Near the End of Autumn
I am tripping through brambles. I hack and tear at branches.
Thorns interrogate my thighs. My bleeding
proves my innocence. I cannot be a witch.
No. I am a bramble. I am made
of braids and tangles, of blackberries and radio static.
I am a blister that will soon give birth
to a worm that will wind itself
around my mother’s walking-stick.
She will not grow wings. I refuse
to be repaired. I am proud
to wear my shattered seaglass donkeyskin.
I am a miscegenated mongrel,
half polecat and half satellite.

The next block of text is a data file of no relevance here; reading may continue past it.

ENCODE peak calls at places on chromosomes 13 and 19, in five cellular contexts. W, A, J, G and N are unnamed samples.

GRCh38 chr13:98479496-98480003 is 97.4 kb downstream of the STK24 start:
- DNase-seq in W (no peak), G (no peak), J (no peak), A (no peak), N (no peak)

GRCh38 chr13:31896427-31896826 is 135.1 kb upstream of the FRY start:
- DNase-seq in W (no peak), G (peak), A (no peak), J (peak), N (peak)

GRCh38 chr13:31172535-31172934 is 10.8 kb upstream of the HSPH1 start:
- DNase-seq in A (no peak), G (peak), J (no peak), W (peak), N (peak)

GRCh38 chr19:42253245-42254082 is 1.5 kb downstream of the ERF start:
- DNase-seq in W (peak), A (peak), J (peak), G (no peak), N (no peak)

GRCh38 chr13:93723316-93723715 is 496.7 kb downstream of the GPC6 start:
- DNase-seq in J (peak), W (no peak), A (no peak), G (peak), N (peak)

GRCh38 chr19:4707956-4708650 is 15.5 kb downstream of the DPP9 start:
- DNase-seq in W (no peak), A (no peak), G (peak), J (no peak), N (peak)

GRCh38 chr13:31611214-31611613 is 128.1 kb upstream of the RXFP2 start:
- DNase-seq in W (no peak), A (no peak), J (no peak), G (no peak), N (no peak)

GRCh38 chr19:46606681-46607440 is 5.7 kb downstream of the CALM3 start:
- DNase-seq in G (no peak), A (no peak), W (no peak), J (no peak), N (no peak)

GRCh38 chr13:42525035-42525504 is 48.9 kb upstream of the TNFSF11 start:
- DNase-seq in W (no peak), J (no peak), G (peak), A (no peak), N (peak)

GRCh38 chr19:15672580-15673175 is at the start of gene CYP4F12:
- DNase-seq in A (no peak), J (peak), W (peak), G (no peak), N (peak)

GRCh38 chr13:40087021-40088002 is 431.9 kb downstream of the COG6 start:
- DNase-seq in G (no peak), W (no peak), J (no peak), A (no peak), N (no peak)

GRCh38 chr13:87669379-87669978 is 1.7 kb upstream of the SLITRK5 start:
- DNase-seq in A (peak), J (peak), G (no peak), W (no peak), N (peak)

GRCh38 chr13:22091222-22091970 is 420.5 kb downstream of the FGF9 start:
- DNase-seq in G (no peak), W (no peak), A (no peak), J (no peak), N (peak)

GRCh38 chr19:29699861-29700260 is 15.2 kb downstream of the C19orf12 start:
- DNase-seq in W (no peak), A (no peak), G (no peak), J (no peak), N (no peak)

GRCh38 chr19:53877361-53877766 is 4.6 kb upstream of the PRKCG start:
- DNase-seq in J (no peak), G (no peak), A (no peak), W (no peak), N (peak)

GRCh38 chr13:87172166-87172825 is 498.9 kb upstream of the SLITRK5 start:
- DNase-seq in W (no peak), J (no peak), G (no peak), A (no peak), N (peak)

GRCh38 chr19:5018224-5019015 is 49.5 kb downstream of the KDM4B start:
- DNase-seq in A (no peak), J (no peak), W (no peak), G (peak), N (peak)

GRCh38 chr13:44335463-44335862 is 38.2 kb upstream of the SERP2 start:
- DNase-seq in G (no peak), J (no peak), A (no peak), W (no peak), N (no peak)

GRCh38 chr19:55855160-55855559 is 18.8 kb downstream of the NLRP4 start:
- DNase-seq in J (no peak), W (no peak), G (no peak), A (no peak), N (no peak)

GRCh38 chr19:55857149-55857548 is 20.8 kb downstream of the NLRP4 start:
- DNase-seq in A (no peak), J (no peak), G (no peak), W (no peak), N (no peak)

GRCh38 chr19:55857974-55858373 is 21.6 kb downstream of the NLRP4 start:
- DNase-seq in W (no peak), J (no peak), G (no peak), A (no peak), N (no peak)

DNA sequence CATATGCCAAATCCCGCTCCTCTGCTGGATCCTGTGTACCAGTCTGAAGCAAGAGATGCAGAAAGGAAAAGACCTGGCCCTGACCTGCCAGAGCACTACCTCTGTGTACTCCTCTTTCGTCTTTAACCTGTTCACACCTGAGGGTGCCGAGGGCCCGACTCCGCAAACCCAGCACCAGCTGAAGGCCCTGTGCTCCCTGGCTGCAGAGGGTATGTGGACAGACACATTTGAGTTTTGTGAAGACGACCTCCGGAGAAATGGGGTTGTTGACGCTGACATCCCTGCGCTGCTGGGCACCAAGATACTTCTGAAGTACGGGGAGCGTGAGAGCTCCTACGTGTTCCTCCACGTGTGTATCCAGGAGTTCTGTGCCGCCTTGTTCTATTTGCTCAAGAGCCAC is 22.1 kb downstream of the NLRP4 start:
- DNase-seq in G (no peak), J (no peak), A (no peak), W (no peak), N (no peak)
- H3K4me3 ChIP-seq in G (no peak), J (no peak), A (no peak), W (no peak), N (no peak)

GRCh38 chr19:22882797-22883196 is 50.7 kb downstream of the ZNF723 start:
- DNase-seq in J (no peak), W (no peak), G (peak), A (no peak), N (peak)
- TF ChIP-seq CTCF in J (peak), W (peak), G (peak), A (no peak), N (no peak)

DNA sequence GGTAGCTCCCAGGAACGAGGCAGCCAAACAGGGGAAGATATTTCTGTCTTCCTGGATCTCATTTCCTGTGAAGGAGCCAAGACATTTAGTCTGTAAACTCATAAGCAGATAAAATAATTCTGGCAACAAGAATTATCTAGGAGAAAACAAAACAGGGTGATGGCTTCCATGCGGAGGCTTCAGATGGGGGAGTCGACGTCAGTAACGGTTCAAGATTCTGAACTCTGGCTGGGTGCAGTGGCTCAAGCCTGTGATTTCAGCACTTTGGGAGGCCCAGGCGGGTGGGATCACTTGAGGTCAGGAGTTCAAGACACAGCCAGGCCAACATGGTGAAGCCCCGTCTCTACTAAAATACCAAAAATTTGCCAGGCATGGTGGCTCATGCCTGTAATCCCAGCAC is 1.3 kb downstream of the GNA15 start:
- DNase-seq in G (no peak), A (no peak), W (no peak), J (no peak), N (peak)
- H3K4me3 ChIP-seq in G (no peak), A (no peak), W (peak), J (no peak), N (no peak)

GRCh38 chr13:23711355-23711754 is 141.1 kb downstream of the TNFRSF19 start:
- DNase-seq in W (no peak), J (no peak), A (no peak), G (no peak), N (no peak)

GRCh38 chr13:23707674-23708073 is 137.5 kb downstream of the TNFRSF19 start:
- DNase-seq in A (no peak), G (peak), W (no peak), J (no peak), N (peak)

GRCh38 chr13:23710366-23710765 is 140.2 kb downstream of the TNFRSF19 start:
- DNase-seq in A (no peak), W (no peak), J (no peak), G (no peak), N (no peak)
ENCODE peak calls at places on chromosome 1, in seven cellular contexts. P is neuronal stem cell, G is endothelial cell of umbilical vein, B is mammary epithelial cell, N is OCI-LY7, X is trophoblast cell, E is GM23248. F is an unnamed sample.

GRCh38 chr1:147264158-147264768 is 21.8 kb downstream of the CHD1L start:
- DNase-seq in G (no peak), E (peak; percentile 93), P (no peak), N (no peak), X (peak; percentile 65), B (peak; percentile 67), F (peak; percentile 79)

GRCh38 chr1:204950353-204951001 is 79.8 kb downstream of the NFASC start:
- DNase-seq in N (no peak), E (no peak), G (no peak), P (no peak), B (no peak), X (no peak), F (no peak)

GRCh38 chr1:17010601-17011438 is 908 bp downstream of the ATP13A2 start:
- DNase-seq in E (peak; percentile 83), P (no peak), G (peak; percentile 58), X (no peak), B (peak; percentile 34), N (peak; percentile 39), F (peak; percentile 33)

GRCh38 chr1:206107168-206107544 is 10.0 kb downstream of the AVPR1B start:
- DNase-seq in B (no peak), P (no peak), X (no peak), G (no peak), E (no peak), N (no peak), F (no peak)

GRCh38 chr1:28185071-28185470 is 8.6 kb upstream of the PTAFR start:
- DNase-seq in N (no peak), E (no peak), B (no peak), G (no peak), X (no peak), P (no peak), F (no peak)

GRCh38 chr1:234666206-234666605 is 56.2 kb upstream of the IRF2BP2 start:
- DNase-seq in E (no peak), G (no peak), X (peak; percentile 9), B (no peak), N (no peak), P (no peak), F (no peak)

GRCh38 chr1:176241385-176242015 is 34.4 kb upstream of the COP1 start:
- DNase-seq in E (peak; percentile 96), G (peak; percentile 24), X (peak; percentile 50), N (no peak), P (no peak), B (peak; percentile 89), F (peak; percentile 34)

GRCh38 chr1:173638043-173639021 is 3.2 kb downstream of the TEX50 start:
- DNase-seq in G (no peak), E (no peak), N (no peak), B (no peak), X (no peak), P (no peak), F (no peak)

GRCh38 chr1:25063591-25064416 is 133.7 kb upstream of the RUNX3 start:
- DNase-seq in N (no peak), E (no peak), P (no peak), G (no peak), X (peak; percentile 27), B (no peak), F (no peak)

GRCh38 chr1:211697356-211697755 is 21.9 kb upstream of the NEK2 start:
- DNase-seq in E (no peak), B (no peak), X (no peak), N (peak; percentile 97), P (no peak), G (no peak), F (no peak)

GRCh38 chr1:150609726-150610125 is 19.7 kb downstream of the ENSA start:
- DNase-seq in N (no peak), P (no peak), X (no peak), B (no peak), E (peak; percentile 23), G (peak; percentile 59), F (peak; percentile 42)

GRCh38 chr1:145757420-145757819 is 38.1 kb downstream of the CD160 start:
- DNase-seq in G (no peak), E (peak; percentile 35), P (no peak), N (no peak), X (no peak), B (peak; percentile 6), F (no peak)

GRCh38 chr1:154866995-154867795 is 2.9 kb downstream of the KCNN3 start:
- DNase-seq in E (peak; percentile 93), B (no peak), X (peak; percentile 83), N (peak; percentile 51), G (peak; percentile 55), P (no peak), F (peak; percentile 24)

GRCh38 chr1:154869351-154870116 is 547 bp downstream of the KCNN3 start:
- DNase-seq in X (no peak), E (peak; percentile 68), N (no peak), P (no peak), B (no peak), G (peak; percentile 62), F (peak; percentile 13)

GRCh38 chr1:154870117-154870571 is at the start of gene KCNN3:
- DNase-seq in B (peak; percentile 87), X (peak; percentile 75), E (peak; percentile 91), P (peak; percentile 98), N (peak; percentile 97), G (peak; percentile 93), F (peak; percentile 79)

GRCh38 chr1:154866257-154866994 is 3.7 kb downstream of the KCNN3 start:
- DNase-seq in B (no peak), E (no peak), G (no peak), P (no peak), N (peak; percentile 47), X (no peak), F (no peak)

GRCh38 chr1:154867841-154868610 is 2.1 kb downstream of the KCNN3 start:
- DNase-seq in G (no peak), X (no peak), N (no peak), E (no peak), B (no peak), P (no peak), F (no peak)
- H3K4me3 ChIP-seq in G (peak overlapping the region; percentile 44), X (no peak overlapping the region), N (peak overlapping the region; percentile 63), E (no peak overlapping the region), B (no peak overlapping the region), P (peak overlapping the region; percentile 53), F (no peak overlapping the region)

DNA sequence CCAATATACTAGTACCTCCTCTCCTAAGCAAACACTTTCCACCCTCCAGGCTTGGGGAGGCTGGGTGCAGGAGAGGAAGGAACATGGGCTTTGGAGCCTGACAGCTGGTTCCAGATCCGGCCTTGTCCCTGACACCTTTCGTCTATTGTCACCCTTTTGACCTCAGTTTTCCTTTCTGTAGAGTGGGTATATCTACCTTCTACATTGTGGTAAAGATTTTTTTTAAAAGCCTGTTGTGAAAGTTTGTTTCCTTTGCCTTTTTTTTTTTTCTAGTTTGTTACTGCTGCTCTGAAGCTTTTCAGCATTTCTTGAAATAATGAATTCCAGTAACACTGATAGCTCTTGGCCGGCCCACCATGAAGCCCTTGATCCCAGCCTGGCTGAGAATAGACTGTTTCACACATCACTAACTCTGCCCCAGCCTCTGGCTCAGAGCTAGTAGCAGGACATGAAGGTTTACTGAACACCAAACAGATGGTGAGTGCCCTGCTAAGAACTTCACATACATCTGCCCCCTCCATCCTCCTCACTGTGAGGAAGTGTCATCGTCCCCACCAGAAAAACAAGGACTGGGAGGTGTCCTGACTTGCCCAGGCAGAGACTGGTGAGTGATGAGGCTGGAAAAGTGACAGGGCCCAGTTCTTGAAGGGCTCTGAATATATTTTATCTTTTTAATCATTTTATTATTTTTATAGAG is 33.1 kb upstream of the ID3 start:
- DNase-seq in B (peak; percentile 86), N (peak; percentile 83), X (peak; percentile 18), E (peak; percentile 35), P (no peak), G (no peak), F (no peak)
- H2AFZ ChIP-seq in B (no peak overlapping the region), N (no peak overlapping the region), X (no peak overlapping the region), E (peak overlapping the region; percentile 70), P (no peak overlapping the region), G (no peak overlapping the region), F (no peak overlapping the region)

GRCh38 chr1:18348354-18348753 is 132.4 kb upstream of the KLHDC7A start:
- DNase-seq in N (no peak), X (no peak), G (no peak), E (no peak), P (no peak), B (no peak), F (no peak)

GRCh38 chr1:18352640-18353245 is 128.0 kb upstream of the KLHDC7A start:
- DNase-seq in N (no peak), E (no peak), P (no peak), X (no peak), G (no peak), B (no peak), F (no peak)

I am building a god out of the brambles.
I am twisting them together,
knitting a grisly homunculus
whom I will burn on an altar
in the observatory I wove out of rabbit hairs.
I look out from the observatory,
half expecting to see a hoary turtle looking back,
but only see the inside of my own trepanned skull.
Stay up late with me, my love,
and listen to the wolves and the buzzing electrical wires.